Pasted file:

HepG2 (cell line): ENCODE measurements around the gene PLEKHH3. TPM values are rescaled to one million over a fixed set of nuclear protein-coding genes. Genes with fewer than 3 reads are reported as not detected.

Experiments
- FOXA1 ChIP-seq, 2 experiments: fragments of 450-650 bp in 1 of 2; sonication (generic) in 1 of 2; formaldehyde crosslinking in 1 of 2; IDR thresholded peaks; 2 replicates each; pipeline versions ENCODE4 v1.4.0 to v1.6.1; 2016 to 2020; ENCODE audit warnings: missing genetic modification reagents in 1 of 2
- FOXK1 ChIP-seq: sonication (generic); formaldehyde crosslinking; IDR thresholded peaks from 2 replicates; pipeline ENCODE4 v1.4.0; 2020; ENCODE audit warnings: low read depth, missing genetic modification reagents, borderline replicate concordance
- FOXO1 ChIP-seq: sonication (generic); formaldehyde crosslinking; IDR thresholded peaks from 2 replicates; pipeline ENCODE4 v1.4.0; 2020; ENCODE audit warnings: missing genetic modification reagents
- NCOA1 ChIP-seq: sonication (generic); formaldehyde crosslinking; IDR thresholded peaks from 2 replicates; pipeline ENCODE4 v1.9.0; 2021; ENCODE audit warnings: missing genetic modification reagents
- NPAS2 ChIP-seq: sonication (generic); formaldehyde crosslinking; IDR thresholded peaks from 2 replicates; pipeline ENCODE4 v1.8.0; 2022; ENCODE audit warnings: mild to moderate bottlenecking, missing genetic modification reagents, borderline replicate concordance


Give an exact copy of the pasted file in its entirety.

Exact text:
HepG2 (cell line): ENCODE measurements around the gene PLEKHH3. TPM values are rescaled to one million over a fixed set of nuclear protein-coding genes. Genes with fewer than 3 reads are reported as not detected.

Experiments
- FOXA1 ChIP-seq, 2 experiments: fragments of 450-650 bp in 1 of 2; sonication (generic) in 1 of 2; formaldehyde crosslinking in 1 of 2; IDR thresholded peaks; 2 replicates each; pipeline versions ENCODE4 v1.4.0 to v1.6.1; 2016 to 2020; ENCODE audit warnings: missing genetic modification reagents in 1 of 2
- FOXK1 ChIP-seq: sonication (generic); formaldehyde crosslinking; IDR thresholded peaks from 2 replicates; pipeline ENCODE4 v1.4.0; 2020; ENCODE audit warnings: low read depth, missing genetic modification reagents, borderline replicate concordance
- FOXO1 ChIP-seq: sonication (generic); formaldehyde crosslinking; IDR thresholded peaks from 2 replicates; pipeline ENCODE4 v1.4.0; 2020; ENCODE audit warnings: missing genetic modification reagents
- NCOA1 ChIP-seq: sonication (generic); formaldehyde crosslinking; IDR thresholded peaks from 2 replicates; pipeline ENCODE4 v1.9.0; 2021; ENCODE audit warnings: missing genetic modification reagents
- NPAS2 ChIP-seq: sonication (generic); formaldehyde crosslinking; IDR thresholded peaks from 2 replicates; pipeline ENCODE4 v1.8.0; 2022; ENCODE audit warnings: mild to moderate bottlenecking, missing genetic modification reagents, borderline replicate concordance